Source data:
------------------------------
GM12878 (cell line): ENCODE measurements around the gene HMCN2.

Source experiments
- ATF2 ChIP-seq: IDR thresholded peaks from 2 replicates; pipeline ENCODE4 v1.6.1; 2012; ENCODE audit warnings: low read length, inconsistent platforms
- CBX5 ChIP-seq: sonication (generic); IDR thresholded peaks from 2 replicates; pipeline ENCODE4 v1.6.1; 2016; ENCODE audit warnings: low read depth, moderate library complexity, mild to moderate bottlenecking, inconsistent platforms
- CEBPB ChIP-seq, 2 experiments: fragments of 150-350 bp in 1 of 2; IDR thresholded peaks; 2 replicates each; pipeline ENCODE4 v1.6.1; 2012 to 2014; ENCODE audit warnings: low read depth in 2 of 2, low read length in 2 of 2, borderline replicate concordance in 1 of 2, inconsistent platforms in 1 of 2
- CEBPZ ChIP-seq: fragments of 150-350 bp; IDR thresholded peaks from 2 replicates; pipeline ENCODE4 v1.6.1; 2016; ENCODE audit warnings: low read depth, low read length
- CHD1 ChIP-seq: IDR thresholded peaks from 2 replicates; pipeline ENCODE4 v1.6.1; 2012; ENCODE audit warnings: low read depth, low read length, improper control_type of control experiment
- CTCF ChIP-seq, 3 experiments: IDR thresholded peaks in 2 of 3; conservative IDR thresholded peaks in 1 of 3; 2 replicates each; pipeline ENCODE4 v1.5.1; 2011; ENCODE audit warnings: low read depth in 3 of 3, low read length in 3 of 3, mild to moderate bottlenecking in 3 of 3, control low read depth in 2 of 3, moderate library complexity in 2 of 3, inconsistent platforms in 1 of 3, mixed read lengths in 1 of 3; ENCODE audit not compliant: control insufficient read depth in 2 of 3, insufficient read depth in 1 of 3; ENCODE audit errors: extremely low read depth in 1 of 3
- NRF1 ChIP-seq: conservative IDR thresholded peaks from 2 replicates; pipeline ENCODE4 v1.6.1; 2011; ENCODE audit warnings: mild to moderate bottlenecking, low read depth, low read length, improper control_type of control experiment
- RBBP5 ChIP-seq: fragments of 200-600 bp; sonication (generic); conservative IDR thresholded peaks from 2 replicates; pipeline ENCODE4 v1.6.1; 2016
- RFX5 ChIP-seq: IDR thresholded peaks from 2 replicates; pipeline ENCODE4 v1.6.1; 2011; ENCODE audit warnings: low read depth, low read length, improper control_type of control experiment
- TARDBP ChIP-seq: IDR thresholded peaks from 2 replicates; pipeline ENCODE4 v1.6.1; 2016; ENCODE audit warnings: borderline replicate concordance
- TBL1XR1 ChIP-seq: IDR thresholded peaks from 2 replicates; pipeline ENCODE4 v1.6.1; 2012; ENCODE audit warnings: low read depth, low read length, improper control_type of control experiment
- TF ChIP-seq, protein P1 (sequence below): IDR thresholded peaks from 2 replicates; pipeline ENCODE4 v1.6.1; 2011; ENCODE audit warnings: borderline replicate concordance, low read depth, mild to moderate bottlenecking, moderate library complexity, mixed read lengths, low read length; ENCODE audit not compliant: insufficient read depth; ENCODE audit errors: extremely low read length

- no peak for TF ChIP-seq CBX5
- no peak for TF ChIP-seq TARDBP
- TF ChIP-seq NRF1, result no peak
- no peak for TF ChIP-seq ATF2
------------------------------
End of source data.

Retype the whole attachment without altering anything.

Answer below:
GM12878 (cell line): ENCODE measurements around the gene HMCN2.

Source experiments
- ATF2 ChIP-seq: IDR thresholded peaks from 2 replicates; pipeline ENCODE4 v1.6.1; 2012; ENCODE audit warnings: low read length, inconsistent platforms
- CBX5 ChIP-seq: sonication (generic); IDR thresholded peaks from 2 replicates; pipeline ENCODE4 v1.6.1; 2016; ENCODE audit warnings: low read depth, moderate library complexity, mild to moderate bottlenecking, inconsistent platforms
- CEBPB ChIP-seq, 2 experiments: fragments of 150-350 bp in 1 of 2; IDR thresholded peaks; 2 replicates each; pipeline ENCODE4 v1.6.1; 2012 to 2014; ENCODE audit warnings: low read depth in 2 of 2, low read length in 2 of 2, borderline replicate concordance in 1 of 2, inconsistent platforms in 1 of 2
- CEBPZ ChIP-seq: fragments of 150-350 bp; IDR thresholded peaks from 2 replicates; pipeline ENCODE4 v1.6.1; 2016; ENCODE audit warnings: low read depth, low read length
- CHD1 ChIP-seq: IDR thresholded peaks from 2 replicates; pipeline ENCODE4 v1.6.1; 2012; ENCODE audit warnings: low read depth, low read length, improper control_type of control experiment
- CTCF ChIP-seq, 3 experiments: IDR thresholded peaks in 2 of 3; conservative IDR thresholded peaks in 1 of 3; 2 replicates each; pipeline ENCODE4 v1.5.1; 2011; ENCODE audit warnings: low read depth in 3 of 3, low read length in 3 of 3, mild to moderate bottlenecking in 3 of 3, control low read depth in 2 of 3, moderate library complexity in 2 of 3, inconsistent platforms in 1 of 3, mixed read lengths in 1 of 3; ENCODE audit not compliant: control insufficient read depth in 2 of 3, insufficient read depth in 1 of 3; ENCODE audit errors: extremely low read depth in 1 of 3
- NRF1 ChIP-seq: conservative IDR thresholded peaks from 2 replicates; pipeline ENCODE4 v1.6.1; 2011; ENCODE audit warnings: mild to moderate bottlenecking, low read depth, low read length, improper control_type of control experiment
- RBBP5 ChIP-seq: fragments of 200-600 bp; sonication (generic); conservative IDR thresholded peaks from 2 replicates; pipeline ENCODE4 v1.6.1; 2016
- RFX5 ChIP-seq: IDR thresholded peaks from 2 replicates; pipeline ENCODE4 v1.6.1; 2011; ENCODE audit warnings: low read depth, low read length, improper control_type of control experiment
- TARDBP ChIP-seq: IDR thresholded peaks from 2 replicates; pipeline ENCODE4 v1.6.1; 2016; ENCODE audit warnings: borderline replicate concordance
- TBL1XR1 ChIP-seq: IDR thresholded peaks from 2 replicates; pipeline ENCODE4 v1.6.1; 2012; ENCODE audit warnings: low read depth, low read length, improper control_type of control experiment
- TF ChIP-seq, protein P1 (sequence below): IDR thresholded peaks from 2 replicates; pipeline ENCODE4 v1.6.1; 2011; ENCODE audit warnings: borderline replicate concordance, low read depth, mild to moderate bottlenecking, moderate library complexity, mixed read lengths, low read length; ENCODE audit not compliant: insufficient read depth; ENCODE audit errors: extremely low read length

- no peak for TF ChIP-seq CBX5
- no peak for TF ChIP-seq TARDBP
- TF ChIP-seq NRF1, result no peak
- no peak for TF ChIP-seq ATF2